Homer's Travels: Iceland: Day One

Sunday, January 13, 2019

Iceland: Day One

It's amazing, with all the travel we've done, that we would've had more issues.  Our luck ran out this trip I think.

City Hall Christmas tree.
First of all our flight, scheduled for the evening of the 26th of December was canceled and rescheduled twenty-four hours later.  This would be a rather major setback for a couple reasons.  First we would miss our first tour.  This was not a huge issue since it was a short tour and could easily be rescheduled.  The second issue is, instead of starting out slow and giving our bodies time to adjust and get rested, we were thrust into one of our more aggressive tours with very few hours of rest.  So this is how our first day went.

We arrived in Iceland at 6:30am.  Neither of us slept on the plane despite having tried really hard.  There were two ways to get from the airport to our hotel located in the central city area of Reykjavik.  You can take a taxi for a low $145 (!!!) or you can take the flybus which costs $35 per person.  Not a hard decision really.  We got on the comfortable bus, rode the forty-five minutes to the bus terminal, and transferred to a smaller bus to take us to Bus Stop 1 (BS1).

The lake behind the City Hall which would be a landmark for us helping us navigate.
This picture was taken at noon.
BS1 is located in front of city hall and is an easy one block walk to our hotel the Reykjavik Centrum.  We went in to check in.  We were too early to check-in (even though we were supposed to be there the day before) so we had our complimentary breakfast while our room was prepared.  The lady at reception said she would get us when the room was ready.  Back in the lobby we waited about a half hour before I got up and asked about our room.  The lady said follow me and took us to our room.  WTF why didn't she come to get us when we were sitting right in front of her?!?

Our awesomely located hotel picked by the Wife.

Our room was a spacious efficiency apartment in an older building next door to the actual hotel.  We had to be on a tour at noon so we had about an hour for a nap.  Half way through the nap the phone rings and we discovered that the tour scheduled for the next day was cancelled. *sigh*  The Wife and I were slightly relieved since we were already exhausted and we had seven hours of tours ahead of us.  Getting up early the next morning would have killed us I think.  When the tour company called us back a half hour later offering to get us on an identical tour with another company we respectfully declined the offer.  We would have accepted the offer if we'd had that more relaxed first day that was lost by the cancelled flight.

Our whale watching boat.
We returned to BS1 and were picked up my our first tour - Whale watching.  We checked in and boarded our boat.  It was an overcast, windy day in Iceland.

We did see the sun today ... sort of.
About the days.  This time of year the days are short.  How short?  Twilight starts around 9:30am and the sun actually comes up over the horizon at 11:00am.  The sun stays very low to the South until about 3:00pm at which time there starts another hour or so of twilight.  So the actual day is four hours long and the light - what there is of it - is only about six hours.  This messed with my head ... a lot.

A composition I took of a humpback whale.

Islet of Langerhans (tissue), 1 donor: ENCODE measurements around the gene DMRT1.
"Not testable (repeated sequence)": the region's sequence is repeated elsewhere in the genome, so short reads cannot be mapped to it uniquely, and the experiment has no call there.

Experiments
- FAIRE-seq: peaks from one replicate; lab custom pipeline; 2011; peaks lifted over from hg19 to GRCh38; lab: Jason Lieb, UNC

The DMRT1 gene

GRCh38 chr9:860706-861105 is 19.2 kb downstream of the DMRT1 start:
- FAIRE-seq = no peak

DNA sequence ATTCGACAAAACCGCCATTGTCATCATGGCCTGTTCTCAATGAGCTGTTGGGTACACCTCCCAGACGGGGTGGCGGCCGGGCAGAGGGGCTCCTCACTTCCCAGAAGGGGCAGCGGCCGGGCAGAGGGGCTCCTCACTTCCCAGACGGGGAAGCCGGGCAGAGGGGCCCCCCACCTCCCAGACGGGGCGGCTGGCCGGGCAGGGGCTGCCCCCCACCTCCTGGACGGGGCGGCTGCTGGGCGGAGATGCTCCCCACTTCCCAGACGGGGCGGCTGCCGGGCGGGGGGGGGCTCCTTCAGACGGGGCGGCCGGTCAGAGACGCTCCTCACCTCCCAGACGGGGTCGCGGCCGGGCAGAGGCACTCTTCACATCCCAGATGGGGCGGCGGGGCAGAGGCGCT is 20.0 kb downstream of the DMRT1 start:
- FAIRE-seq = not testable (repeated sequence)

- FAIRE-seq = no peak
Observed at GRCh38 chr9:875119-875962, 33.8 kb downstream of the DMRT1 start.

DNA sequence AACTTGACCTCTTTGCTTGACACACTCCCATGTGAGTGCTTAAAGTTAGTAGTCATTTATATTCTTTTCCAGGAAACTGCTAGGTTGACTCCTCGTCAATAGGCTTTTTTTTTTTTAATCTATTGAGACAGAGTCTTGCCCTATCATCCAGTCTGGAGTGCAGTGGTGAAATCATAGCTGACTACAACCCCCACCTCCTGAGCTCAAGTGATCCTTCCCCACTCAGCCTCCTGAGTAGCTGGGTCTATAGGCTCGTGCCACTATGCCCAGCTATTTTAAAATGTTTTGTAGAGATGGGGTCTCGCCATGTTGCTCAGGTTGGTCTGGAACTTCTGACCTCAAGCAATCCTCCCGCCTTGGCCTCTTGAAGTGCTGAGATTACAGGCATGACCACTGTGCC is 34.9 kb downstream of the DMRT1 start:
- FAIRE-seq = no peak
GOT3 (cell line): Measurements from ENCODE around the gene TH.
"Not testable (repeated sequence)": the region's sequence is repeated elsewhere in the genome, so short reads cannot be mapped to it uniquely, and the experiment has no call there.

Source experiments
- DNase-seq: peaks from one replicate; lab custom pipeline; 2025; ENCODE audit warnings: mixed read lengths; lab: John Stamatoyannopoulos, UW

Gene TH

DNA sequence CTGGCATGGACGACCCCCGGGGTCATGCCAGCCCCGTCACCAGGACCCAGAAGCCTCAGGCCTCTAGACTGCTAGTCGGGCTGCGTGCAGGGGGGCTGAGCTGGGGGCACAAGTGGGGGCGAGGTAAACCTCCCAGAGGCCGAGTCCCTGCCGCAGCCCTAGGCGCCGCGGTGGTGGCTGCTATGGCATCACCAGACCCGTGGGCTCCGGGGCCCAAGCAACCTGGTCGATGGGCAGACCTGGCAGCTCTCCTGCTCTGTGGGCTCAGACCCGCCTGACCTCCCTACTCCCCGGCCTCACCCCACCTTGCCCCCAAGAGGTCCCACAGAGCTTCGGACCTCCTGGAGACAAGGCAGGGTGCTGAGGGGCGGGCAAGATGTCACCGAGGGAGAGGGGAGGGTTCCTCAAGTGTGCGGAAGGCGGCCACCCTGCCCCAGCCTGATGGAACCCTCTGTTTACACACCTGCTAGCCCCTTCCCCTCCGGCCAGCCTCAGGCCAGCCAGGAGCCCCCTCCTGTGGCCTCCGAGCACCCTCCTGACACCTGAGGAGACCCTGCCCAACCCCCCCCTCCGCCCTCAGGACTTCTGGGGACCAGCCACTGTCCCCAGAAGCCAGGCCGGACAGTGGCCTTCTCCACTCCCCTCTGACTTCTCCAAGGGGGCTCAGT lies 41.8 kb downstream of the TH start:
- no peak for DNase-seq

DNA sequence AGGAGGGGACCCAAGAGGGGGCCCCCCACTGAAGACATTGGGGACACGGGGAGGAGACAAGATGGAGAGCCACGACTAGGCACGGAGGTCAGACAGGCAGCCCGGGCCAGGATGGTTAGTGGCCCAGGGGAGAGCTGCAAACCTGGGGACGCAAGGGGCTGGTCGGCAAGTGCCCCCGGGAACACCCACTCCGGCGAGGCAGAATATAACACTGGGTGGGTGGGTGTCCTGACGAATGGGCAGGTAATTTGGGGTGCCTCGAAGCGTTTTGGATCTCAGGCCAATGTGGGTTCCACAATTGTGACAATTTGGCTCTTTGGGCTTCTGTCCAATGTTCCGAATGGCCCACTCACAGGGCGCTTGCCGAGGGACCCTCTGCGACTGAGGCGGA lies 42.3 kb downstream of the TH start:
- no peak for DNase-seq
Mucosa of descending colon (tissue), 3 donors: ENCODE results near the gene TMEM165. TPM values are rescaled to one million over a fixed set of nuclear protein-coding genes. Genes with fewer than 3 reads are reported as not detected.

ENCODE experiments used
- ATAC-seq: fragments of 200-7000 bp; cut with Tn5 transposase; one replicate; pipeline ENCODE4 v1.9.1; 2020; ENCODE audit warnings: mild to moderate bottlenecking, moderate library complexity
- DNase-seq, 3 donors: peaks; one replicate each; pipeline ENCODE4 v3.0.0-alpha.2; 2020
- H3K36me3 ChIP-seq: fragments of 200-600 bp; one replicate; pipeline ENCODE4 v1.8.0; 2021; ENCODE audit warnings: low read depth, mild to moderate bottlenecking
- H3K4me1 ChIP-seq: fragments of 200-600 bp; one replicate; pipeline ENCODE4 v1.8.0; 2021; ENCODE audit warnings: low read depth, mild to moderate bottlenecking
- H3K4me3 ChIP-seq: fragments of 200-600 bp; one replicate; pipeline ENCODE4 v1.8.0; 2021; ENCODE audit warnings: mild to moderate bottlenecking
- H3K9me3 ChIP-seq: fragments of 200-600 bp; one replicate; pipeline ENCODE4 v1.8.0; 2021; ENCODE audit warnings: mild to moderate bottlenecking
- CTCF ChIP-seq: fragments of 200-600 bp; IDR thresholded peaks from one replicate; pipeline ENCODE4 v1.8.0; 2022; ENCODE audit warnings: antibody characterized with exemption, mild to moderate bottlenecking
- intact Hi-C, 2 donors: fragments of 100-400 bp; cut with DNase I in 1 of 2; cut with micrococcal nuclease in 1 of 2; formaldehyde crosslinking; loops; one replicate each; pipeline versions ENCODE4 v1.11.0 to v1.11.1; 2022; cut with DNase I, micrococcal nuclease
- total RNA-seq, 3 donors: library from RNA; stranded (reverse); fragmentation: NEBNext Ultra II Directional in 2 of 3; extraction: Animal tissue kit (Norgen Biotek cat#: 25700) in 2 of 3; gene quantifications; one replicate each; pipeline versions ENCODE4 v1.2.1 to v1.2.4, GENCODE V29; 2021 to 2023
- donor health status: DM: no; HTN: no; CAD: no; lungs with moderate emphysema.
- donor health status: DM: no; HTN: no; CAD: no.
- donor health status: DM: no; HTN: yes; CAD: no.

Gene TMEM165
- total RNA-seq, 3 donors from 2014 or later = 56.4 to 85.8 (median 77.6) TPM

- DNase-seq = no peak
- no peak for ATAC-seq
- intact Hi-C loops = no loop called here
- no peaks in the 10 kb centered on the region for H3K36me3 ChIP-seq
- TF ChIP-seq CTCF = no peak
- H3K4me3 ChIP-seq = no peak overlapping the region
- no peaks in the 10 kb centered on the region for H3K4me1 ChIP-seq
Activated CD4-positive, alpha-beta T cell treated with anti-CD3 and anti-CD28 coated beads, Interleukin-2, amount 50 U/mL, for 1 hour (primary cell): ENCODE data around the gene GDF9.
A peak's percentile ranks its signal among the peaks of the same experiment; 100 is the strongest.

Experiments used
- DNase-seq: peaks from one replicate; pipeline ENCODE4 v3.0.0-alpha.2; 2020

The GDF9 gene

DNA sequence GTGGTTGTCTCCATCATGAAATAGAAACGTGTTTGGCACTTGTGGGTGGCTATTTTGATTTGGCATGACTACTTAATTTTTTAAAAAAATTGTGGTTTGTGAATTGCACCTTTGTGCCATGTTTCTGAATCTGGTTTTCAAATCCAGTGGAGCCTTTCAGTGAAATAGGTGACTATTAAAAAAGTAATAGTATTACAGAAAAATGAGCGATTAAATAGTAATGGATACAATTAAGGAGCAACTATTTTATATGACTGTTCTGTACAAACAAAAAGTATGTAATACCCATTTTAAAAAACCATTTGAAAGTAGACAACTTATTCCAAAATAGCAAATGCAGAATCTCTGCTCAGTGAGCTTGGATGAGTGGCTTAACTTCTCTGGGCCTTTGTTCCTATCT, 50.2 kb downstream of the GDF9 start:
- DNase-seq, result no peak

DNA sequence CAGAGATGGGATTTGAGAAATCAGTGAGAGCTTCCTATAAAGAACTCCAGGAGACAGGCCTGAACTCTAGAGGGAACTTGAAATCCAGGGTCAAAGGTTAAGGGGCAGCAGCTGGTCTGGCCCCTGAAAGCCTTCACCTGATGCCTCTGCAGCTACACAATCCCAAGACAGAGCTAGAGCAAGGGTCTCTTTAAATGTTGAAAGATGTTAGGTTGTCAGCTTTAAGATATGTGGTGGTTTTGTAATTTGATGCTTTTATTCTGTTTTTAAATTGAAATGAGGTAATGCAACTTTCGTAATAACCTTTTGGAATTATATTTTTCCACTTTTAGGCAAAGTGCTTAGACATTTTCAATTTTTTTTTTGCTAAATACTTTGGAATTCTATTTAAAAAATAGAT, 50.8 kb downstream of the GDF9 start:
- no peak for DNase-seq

Back to whale watching.  The seas were a bit rough this day.  It didn't take long before our ship became the USS Vomitorium.  I would say about half the guests were upchucking.  The Wife and I managed to keep things down.  We did see humpback whales.  That is when we weren't being hit in the face by windblown sleet (damn that sleet stung when it hit your face).  We decided that we were all whaled out and it would take a lot to get us out whale watching again.

An example of what we saw leaving and entering Reykjavik harbour.
We returned to Reykjavik and back to the hotel for a brief freshening up and some food before we caught another tour bus to take us to Fontana hot springs.  When I think of hot springs I think of some natural pool full of geothermally heated water.  Fontana is actually several swimming pools full of geothermally heated water.  Iceland's famous Blue Lagoon (we didn't go there) turns out to also be man-made.  We ate dinner at the spa and spent some time soaking in the pools.  Each pool was of a different temperature with the hottest being around 104℉ (40℃).  The water from the inlet was too hot to stay in for too long.  I'm not much of a soaker so we got out before most of the other tour people, got dressed, and ate a snack.

One of thirteen Yule Lads projected (in full motion) around the city.  This one is on the city hall.
Part of the Icelandic Christmas stories.
Back on the bus we went in search of the Northern Lights.  My hopes weren't very high since on the way to Fontana we'd driven through windblown snow showers.  Despite this we found some clear patches and we did see some Northern lights.  The bus moved around a few times looking for better conditions but, conditions not being ideal, all we saw were pale green smudges that could have been mistaken for wispy clouds.  I still managed to get a few pictures but the Wife and I are not removing "see the Northern Lights" from our bucket list quite yet.

The green smudge of the Aurora Borealis.

We returned to the hotel after 9:00pm and the Wife and I were exhausted.  We thanked the gods for the tour cancellation for the next day and fell into a deep sleep.

Pictures can be found in my 2018-2019 Iceland Google Photos album.

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